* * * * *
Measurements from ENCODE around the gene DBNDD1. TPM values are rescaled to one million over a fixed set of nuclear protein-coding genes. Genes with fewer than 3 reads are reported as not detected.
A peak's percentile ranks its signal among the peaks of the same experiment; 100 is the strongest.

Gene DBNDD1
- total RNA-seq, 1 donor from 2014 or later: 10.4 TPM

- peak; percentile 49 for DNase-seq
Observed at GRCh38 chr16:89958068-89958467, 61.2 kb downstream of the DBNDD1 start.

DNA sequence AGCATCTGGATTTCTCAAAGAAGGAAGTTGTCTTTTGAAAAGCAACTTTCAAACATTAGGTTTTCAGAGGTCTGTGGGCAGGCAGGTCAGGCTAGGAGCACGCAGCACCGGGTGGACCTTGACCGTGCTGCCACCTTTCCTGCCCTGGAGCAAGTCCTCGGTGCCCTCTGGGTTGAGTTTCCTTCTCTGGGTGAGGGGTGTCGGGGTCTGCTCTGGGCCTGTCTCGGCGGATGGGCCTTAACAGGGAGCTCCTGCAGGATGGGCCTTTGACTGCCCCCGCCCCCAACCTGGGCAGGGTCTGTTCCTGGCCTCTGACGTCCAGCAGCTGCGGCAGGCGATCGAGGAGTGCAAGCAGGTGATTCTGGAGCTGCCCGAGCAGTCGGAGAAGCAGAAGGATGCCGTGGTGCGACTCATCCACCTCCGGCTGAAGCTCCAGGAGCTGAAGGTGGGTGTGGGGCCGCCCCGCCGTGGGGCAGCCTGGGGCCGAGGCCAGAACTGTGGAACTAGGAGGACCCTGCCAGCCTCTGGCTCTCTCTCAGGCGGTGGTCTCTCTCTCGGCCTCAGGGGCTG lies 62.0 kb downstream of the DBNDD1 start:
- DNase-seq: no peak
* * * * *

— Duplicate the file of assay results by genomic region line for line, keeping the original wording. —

Measurements from ENCODE around the gene DBNDD1. TPM values are rescaled to one million over a fixed set of nuclear protein-coding genes. Genes with fewer than 3 reads are reported as not detected.
A peak's percentile ranks its signal among the peaks of the same experiment; 100 is the strongest.

Gene DBNDD1
- total RNA-seq, 1 donor from 2014 or later: 10.4 TPM

- peak; percentile 49 for DNase-seq
Observed at GRCh38 chr16:89958068-89958467, 61.2 kb downstream of the DBNDD1 start.

DNA sequence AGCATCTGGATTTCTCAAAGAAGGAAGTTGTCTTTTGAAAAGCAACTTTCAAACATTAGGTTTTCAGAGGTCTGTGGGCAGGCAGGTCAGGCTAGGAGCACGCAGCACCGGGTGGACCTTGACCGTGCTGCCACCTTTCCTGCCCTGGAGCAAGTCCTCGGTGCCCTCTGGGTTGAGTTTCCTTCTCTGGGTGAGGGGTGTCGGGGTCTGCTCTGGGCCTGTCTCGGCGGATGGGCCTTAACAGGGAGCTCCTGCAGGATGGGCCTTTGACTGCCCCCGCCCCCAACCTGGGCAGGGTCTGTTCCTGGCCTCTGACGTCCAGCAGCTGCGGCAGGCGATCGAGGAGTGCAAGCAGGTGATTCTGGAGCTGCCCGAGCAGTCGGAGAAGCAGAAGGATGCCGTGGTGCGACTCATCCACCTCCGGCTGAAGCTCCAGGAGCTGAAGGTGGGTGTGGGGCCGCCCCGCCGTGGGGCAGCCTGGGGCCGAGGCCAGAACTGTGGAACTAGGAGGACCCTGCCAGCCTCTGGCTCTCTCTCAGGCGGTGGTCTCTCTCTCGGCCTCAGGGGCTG lies 62.0 kb downstream of the DBNDD1 start:
- DNase-seq: no peak